07 February 2010

Why Did We Call Them Sperm Whales?

You probably know that spermaceti is a waxy substance which is contained within the skull of the sperm whale, and sadly often obtained from the same. It's white, and a large whale contains up to three tons of the stuff. If you can make it through to chapter seventy-eight of Moby Dick you'll become an expert in how it was extracted, and probably won't envy Tashtego falling into the depths of a whale's head whilst using a bucket to get out all the good stuff.

So, here we have a thick white, gloopy substance. And what might that remind you of, particularly if you're a sailor who's been at sea for a month and you've just thrown one over your thumb earlier that morning? And it all becomes clear: one sperm whale, containing up to three tons of spunk.

And so, we must ask - is there not a better name for the poor thing than Sperm Whale? Well, how about cachalot, the original Spanish and Portugese name for this poor, mis-titled creature. Mind you, cachalot still means 'big head', so it's not that much of an improvement... particularly when you consider the Dutch potvis, or the German pottwal, both of which reference the large head, sticking out like a pan or pot. At least they're descriptive, I suppose.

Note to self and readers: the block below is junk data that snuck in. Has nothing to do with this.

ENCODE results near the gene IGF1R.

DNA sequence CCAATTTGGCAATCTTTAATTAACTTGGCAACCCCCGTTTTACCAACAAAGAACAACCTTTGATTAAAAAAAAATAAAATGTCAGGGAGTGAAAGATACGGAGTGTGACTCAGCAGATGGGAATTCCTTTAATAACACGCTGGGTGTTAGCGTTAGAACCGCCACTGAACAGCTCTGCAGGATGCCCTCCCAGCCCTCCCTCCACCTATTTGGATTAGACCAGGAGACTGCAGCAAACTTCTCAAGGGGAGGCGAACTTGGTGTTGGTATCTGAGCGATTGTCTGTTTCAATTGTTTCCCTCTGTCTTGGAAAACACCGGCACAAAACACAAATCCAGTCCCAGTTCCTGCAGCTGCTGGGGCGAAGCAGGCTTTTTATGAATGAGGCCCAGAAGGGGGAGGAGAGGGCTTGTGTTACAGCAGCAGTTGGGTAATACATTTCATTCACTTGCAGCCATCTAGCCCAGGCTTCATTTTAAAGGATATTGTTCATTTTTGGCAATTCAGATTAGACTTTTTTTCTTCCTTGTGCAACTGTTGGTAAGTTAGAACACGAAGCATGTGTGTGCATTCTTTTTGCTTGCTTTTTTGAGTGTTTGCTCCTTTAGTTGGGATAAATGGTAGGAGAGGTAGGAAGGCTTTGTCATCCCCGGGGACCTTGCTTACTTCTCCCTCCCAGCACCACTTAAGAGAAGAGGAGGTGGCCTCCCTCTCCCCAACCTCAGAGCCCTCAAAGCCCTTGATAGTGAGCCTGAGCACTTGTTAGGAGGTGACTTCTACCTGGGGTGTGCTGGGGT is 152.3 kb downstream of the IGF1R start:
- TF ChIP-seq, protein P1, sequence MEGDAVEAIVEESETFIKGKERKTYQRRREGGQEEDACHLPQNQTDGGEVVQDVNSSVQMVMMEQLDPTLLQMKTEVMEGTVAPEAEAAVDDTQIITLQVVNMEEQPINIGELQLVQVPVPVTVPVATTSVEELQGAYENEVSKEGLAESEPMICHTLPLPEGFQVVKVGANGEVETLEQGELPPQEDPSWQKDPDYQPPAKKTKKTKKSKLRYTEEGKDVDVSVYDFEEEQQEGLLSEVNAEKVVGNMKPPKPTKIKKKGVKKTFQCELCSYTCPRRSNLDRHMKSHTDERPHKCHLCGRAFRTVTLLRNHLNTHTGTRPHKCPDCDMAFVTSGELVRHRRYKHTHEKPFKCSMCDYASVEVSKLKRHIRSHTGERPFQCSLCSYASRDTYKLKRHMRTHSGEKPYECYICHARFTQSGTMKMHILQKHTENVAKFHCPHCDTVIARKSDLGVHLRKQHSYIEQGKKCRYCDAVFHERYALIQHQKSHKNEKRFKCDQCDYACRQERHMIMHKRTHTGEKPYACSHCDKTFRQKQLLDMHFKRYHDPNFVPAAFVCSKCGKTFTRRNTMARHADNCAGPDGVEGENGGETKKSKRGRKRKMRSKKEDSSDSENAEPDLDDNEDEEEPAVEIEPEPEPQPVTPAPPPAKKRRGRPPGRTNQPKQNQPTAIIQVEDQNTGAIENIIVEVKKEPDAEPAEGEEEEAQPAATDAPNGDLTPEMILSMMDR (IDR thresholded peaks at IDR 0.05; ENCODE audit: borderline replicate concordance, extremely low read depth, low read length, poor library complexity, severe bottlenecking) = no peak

"Now, had Tashtego perished in that head, it had been a very precious perishing; smothered in the very whitest and daintiest of fragrant spermaceti; coffined, hearsed, and tombed in the secret inner chamber and sanctum sanctorum of the whale."

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